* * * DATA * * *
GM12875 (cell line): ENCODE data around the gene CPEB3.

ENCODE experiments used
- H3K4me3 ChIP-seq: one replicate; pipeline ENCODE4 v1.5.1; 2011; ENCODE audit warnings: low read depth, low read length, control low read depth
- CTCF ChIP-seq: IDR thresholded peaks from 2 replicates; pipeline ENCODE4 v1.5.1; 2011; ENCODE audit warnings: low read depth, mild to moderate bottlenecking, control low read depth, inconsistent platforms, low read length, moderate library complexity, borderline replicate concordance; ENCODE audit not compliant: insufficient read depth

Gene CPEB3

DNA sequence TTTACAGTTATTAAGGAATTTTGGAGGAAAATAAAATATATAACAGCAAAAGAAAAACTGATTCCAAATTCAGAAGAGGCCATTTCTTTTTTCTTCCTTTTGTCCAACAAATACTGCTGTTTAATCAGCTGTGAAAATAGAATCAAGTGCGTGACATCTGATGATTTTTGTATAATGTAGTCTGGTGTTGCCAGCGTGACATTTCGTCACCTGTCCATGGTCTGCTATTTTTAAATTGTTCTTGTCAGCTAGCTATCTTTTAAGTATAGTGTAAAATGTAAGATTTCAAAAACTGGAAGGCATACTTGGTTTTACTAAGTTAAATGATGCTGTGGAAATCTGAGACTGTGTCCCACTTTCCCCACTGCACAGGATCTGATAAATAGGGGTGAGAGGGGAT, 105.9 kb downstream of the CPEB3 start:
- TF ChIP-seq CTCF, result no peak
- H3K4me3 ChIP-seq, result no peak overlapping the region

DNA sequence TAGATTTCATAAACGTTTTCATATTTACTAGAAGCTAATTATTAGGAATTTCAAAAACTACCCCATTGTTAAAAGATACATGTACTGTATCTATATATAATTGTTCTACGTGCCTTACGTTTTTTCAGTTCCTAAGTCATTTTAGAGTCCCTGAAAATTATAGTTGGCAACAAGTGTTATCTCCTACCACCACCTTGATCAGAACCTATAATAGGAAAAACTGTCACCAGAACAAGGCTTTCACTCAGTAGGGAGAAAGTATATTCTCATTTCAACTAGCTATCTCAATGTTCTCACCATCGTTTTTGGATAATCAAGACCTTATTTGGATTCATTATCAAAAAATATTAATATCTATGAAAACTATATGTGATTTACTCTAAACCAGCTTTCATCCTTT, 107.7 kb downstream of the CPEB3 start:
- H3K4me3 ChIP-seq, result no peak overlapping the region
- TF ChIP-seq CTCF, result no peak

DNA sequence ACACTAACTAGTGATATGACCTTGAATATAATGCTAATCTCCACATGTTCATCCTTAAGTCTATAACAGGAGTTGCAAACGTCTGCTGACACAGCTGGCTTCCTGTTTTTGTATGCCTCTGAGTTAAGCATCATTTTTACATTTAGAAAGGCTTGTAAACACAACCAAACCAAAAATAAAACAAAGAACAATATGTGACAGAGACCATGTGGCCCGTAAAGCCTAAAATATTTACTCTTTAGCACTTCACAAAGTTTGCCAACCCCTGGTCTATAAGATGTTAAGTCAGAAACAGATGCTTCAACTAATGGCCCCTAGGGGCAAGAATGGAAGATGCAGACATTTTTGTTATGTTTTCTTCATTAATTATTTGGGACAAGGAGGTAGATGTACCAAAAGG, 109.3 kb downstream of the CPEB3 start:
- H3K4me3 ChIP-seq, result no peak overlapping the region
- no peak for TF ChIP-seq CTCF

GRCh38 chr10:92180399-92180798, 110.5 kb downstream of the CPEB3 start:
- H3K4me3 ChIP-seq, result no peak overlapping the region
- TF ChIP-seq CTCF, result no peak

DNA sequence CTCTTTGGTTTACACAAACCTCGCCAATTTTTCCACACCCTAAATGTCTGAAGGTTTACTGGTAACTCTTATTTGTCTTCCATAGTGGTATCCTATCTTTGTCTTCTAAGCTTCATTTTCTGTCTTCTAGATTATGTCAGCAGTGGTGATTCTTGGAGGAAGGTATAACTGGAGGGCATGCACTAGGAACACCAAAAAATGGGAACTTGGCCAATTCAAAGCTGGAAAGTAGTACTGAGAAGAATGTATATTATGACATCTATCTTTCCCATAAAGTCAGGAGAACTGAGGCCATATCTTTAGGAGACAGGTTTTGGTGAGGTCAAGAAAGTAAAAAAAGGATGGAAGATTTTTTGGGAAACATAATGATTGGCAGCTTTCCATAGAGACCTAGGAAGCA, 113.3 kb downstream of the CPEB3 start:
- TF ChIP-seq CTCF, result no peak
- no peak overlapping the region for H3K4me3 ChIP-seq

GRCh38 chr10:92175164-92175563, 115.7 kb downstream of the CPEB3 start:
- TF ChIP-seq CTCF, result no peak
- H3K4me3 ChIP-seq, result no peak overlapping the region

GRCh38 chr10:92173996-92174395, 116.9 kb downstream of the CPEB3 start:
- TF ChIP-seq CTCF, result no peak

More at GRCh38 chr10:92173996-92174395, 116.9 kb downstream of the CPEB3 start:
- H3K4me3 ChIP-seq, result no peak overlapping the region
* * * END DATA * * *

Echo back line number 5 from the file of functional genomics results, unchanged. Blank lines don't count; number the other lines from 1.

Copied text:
Gene CPEB3